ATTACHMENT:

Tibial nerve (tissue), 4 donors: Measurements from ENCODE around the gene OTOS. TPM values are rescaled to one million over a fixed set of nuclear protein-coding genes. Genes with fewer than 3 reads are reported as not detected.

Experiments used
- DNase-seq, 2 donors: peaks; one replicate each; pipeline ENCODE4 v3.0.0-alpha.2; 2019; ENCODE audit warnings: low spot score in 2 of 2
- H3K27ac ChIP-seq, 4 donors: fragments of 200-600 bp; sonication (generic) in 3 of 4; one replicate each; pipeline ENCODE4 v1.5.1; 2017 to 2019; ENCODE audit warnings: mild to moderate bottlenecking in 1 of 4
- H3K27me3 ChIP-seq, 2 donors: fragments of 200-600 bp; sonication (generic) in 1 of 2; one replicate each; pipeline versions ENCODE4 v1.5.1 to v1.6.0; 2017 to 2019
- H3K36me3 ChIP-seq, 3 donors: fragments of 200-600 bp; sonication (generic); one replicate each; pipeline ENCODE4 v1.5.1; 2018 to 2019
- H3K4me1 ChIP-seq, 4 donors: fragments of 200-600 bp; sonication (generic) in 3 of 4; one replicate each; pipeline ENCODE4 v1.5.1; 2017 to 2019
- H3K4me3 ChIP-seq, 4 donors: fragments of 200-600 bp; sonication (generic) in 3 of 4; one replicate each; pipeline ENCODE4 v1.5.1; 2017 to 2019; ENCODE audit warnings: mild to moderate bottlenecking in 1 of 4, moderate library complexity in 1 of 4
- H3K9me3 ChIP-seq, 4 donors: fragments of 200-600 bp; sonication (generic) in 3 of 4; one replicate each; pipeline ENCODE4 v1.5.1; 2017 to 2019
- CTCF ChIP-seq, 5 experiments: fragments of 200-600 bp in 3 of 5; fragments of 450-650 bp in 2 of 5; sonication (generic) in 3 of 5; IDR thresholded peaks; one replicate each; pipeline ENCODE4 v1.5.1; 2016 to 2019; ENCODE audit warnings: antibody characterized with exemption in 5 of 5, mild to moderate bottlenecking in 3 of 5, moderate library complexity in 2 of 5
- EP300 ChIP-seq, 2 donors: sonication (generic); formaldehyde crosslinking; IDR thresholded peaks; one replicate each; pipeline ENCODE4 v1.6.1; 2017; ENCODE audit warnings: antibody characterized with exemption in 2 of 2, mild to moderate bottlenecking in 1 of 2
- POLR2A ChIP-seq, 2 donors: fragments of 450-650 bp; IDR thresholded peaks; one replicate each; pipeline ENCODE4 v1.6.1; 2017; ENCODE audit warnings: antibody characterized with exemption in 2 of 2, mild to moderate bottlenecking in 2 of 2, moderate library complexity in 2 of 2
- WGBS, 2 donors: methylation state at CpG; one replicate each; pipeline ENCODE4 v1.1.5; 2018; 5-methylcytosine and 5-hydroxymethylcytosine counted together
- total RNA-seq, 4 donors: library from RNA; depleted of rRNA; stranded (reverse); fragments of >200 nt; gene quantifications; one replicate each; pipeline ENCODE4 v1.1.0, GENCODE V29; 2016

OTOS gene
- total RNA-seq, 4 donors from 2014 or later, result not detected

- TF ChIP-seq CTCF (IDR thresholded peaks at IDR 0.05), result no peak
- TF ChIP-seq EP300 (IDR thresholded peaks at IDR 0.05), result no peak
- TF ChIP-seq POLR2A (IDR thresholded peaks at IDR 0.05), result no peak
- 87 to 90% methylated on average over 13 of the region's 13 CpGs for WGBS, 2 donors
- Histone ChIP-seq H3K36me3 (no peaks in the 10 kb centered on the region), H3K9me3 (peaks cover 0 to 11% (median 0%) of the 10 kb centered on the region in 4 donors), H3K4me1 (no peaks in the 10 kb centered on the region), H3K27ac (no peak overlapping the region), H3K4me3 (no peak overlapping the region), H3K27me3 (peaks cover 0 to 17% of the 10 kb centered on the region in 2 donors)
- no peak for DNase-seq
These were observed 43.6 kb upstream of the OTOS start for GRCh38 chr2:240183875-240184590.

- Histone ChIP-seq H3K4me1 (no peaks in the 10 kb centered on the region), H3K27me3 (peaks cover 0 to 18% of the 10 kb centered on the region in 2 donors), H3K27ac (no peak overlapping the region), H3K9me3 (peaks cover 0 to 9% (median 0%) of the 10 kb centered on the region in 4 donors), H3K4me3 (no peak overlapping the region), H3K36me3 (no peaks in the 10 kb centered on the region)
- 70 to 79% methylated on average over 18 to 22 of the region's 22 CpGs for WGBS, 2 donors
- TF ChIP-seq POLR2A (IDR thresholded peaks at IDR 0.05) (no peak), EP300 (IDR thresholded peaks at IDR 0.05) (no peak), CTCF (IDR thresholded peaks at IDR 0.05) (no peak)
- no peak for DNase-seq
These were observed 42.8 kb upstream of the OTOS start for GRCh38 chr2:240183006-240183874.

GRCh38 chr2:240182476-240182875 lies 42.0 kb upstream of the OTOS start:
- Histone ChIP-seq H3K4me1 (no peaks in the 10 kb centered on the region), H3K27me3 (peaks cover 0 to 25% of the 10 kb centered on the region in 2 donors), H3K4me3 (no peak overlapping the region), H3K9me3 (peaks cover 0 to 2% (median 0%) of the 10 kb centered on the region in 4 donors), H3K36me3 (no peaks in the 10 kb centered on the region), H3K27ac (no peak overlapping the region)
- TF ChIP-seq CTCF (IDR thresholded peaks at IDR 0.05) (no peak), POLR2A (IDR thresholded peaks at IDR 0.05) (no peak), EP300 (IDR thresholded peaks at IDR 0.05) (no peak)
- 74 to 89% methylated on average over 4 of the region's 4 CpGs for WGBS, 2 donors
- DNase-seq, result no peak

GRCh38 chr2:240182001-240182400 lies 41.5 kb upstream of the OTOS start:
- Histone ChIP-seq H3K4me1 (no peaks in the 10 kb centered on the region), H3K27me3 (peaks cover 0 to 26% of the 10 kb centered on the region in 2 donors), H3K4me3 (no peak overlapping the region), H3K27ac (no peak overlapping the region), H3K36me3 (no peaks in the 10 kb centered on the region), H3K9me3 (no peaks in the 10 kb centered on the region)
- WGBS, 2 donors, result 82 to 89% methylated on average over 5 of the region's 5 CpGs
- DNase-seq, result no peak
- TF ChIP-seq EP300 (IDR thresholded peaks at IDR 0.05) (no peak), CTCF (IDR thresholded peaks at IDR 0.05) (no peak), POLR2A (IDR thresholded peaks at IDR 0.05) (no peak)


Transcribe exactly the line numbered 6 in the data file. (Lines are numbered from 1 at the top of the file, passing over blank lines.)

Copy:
- H3K36me3 ChIP-seq, 3 donors: fragments of 200-600 bp; sonication (generic); one replicate each; pipeline ENCODE4 v1.5.1; 2018 to 2019